If it’s a dying form, his own career shows no signs of it. As reigning Monarch of London’s vibrant Calypso scene, Alexander D Great is just about to embark on a North American tour that will see him playing Toronto’s Harbourfront as a special guest of the Calypso Stars event on July 31. He’ll be performing at events that celebrate the 50th anniversary of Independence in Trinidad and Tobago well into the UK’s Black History Month in October — and there are also the London Calypso Monarch competitions in late August.

He first won the title two years ago, a feat he repeated in 2011 when he won with Debra ‘Pan Diva’ Romain. “Since 2000 until I won in 2010, all the competitions were won by the girls,” he says. “We have six brilliant Calypso divas.” Last year, he also penned the song for runner up Helena B. “We came in first and second last year. It was a great year for us.”

Performing isn’t the only aspect to his musical career. Alexander combines the singing experience with a BA from Dartington College and PGCE (postgraduate certificate in education) from Roehampton. He’s taught music at the secondary and post-secondary levels and presented lectures on Calypso at various universities in the UK. He adds to that a role as a broadcaster on BBC Radio.

Alexander D Great performs in front of 10 Downing Street in London

“I’ve done 12 years –I’m still Calypsonian-in-Residence,” he says. For the first seven of those years, he recorded a two-minute spot every week. True to the roots of Calypso, it was a commentary on the news. “I’ve made my whole career being controversial as a Calypsonian, but I do my research,” Alexander says. “These people, they believed two minutes was the limit — and I had to cover three topics.” It left him exactly 40 seconds to cover each topic in musical form. His Calypso news weekly was broadcast by local BBC stations with an Afro-Caribbean audience.

Calypso began as a musical form of communication that evolved among enslaved Africans in Trinidad and Tobago. Forbidden from speaking to each other, they sang to each other instead and developed a distinct form of often biting commentary full of double-entendres and inventive use of language. Alexander points to the traditional role of the musician in folk culture — the West African griot was the keeper of history and storyteller. “He needs to write an ode about something that affects the village,” he explains. “The Calypsonian is, to the Caribbean community — or used to be — the same role. It was the people’s newspaper. They covered all the world news.”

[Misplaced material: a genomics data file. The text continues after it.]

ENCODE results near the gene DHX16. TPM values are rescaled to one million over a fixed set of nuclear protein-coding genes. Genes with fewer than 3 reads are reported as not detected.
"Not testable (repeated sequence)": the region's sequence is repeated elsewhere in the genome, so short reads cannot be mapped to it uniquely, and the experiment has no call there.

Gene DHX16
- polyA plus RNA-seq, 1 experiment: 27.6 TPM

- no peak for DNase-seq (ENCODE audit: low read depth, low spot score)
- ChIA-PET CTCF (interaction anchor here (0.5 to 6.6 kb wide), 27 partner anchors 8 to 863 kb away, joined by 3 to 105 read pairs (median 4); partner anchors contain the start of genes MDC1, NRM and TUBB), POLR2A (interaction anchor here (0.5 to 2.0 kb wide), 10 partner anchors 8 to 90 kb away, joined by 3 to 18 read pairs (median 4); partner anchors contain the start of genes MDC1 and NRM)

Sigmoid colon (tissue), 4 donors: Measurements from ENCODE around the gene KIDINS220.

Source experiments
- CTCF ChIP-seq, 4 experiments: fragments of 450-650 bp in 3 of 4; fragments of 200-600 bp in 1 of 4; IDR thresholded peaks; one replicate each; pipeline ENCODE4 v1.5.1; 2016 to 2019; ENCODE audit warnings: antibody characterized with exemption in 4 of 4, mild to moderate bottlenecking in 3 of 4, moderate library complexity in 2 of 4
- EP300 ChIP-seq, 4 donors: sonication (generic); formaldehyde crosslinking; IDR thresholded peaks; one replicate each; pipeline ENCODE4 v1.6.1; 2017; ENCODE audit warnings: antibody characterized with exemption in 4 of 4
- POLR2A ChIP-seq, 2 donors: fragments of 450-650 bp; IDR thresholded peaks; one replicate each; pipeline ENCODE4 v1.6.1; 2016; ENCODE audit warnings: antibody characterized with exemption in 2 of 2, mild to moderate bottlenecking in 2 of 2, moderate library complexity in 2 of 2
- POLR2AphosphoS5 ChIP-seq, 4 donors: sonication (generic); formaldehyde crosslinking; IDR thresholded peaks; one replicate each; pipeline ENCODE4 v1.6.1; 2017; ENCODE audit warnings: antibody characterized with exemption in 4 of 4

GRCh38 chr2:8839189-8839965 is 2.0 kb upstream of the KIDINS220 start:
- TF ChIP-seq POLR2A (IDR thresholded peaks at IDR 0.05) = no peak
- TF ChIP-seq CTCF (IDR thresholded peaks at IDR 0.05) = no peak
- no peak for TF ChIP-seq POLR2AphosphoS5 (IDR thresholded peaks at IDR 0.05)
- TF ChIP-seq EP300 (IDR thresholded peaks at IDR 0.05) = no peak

In the Caribbean, the lyrics of songs would be the topic of public debate. “As it’s become easier to become more outspoken, it’s now easier to write anything and get it aired.” It’s clear that it’s a development he relishes. “I’ve got a song called Haiti. It was written about six months after the earthquake,” he says. The song’s lyrics talk about how slowly aid has come to Haiti — and he’s sure he knows why. “They had the unmitigated cheek to have a rebellion.” He points to other examples where foreign aid and clean-up have come much more quickly. “Haiti’s two-and-a-half years on and nothing’s been done,” he says. “They’re going to let them sink.”

“I’ve been a Calypsonian now for over 20 years.” He can still sing the lyrics of the first Calypso song he learned — Boycott Carnival by Mighty Sparrow — by heart. The song talks about the fact that the parade’s winners got $25 while the Queen got $5,000 and a car. “She only pretty is all..,” he sings. Born in Trinidad, he’d immigrated to the UK at age four. “I’m thinking he’s talking about Queen Elizabeth!” he laughs.

His musical journey actually began with the music of the times. “As a teenager, I bought Bob Dylan,” he recalls. “I played in two or three original bands.” He performed with musicians from Roxy Music, Thin Lizzy and others; it was Brit rock and blues, and for him it eventually wasn’t quite enough. “Nothing satisfied my desire to shoot my mouth off,” he laughs.